provider “aws” {
  region     = “us-east-1”
  access_key = “XXXXXXXXXXXXXXXXXX”
  secret_key = “XXXXXXXXXXXXXXXXXXX”
}
resource “aws_instance” “sandy” {
        ami = “ami-036ede09922dadc9b
        instance_type = “t2.micro”
        subnet_id = “subnet-0bf4261d26b8dc3fc”
}
I was expecting to see the magic of Terraform but what I got below ugly error.

Terraform was not allowing to spin up the instance. I tried couple of things which didn’t work. As you can see the error message didn’t give too much information. Finally, I thought of giving it a try by  doing same task via AWS web console. I searched for the same ubuntu AMI and selected the image as shown below. Rest of the things, I kept to default. And well, this time it got launched.

And it confused me more. Through console, it was working fine but while using Terraform it says not allowed. After a lot of hair pulling finally, I found the culprit which is a perfect example of how overlooking small things can lead to blunder.

Culprit

While copying the AMI ID from AWS console, I had copied the 64-bit (ARM) AMI ID. Please look carefully, the below screenshot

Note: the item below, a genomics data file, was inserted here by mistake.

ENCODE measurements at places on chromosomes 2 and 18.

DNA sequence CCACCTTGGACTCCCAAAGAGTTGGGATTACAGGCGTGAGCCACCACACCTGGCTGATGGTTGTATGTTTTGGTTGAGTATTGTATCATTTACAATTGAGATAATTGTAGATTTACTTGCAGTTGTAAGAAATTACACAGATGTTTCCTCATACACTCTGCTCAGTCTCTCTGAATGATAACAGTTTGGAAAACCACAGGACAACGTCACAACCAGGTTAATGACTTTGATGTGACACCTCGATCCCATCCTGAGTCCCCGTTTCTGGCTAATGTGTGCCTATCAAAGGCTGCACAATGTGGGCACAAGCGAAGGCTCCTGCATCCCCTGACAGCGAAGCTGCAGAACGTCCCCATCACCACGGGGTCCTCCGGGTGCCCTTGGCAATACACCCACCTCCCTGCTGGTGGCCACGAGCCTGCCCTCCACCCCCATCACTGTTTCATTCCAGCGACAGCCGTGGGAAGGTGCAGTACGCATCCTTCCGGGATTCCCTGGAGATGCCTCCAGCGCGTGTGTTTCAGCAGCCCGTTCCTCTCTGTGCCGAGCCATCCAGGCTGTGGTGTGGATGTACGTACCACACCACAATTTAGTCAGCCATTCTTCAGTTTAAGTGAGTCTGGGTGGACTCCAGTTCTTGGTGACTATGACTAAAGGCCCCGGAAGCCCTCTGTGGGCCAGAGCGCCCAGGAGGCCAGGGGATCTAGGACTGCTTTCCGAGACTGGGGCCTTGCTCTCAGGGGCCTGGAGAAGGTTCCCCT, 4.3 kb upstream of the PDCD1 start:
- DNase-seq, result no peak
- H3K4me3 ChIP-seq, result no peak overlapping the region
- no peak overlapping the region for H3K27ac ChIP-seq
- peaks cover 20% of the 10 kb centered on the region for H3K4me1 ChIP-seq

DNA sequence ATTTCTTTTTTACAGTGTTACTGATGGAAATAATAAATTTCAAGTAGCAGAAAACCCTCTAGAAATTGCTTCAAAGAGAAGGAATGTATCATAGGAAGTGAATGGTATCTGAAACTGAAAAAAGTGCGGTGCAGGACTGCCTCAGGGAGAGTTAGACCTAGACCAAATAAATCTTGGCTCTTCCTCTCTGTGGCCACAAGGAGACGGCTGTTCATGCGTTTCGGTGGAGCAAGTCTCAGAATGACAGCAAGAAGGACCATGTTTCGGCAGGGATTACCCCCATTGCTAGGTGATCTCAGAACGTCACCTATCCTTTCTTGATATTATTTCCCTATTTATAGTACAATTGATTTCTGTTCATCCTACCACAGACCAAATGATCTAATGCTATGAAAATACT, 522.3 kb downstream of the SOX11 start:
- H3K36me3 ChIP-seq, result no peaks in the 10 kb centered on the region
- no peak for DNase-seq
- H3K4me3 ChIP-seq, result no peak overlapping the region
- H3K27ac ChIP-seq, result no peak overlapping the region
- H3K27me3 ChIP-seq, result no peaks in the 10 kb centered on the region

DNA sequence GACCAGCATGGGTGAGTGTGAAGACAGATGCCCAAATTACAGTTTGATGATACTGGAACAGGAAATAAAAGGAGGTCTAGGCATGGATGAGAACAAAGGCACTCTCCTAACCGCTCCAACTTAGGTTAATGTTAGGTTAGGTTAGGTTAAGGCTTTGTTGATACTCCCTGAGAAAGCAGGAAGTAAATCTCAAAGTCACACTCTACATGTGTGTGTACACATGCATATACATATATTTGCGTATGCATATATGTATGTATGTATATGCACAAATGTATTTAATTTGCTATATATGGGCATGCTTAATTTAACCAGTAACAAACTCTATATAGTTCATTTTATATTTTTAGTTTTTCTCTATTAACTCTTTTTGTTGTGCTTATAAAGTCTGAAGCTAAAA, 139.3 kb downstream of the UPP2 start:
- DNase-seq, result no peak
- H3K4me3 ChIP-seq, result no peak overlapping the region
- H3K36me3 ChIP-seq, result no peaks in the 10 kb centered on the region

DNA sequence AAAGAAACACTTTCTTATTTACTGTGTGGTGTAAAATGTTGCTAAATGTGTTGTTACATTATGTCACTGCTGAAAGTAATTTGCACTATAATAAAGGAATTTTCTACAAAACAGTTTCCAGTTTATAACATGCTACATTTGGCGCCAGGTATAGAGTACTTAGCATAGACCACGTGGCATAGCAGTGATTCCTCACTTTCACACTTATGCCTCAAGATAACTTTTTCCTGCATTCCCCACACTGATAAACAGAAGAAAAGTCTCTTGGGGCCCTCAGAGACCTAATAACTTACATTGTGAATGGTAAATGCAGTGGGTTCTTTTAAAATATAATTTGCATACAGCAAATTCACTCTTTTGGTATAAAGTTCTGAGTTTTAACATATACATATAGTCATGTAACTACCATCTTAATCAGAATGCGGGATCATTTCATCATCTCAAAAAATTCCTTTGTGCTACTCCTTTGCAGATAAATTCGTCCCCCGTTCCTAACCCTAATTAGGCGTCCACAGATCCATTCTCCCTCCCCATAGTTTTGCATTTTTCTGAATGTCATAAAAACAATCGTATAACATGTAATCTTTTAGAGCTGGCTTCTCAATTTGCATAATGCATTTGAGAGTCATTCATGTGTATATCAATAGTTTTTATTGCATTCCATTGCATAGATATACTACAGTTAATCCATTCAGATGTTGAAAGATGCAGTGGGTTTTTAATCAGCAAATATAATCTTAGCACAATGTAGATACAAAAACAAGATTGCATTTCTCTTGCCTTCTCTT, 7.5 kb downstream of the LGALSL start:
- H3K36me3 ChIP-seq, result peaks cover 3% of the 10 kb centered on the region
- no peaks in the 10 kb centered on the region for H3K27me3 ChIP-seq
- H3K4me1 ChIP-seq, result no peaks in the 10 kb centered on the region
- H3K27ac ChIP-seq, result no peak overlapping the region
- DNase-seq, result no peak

But while creating it through console I was selecting the default configuration which by is 64-bit(x86). Look at the below screenshot.

To explain it further, I tried to launch the VM with 64-bit (ARM) manually. And while selecting the AMI, I selected the 64-bit (ARM).

And here is the culprit. 64-bit(ARM) only supports a1 instance type

Conclusion

While launching the instance with the terraform, I tried using 64-bit (ARM) AMI ID mistakenly, primarily because for same AMI there are 2 AMI IDs and it is not very visible to eyes unless you pay special attention.

So folks, next time choosing an AMI ID keep it in mind what type of AMI you are selecting. It will save you a lot of time.